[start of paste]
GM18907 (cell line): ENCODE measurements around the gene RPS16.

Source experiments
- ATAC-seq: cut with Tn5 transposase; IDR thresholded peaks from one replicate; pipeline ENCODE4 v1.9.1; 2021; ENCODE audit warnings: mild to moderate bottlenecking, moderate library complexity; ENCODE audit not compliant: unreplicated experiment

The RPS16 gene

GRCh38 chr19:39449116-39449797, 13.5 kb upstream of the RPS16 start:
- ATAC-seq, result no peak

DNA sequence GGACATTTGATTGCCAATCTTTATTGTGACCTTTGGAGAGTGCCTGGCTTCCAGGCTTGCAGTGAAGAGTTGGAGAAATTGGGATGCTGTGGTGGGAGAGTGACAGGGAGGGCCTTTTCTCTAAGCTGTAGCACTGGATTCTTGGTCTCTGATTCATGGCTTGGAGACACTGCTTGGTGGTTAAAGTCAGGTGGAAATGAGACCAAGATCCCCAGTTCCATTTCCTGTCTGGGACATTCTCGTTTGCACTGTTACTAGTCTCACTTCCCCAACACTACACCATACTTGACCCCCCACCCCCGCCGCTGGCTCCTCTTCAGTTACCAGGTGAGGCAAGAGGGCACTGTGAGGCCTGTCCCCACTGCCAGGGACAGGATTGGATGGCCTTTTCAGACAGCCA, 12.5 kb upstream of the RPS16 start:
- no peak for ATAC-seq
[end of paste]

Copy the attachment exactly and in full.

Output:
GM18907 (cell line): ENCODE measurements around the gene RPS16.

Source experiments
- ATAC-seq: cut with Tn5 transposase; IDR thresholded peaks from one replicate; pipeline ENCODE4 v1.9.1; 2021; ENCODE audit warnings: mild to moderate bottlenecking, moderate library complexity; ENCODE audit not compliant: unreplicated experiment

The RPS16 gene

GRCh38 chr19:39449116-39449797, 13.5 kb upstream of the RPS16 start:
- ATAC-seq, result no peak

DNA sequence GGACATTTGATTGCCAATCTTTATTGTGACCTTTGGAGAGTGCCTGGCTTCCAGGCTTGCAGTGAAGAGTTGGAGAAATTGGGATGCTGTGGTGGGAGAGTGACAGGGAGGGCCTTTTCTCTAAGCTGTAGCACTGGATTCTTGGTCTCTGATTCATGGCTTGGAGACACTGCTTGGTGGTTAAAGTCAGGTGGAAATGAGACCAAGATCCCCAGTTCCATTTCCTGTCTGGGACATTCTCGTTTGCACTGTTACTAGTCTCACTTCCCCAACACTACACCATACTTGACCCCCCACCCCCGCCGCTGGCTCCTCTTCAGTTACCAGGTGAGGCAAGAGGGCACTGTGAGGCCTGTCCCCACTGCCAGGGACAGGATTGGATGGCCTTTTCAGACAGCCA, 12.5 kb upstream of the RPS16 start:
- no peak for ATAC-seq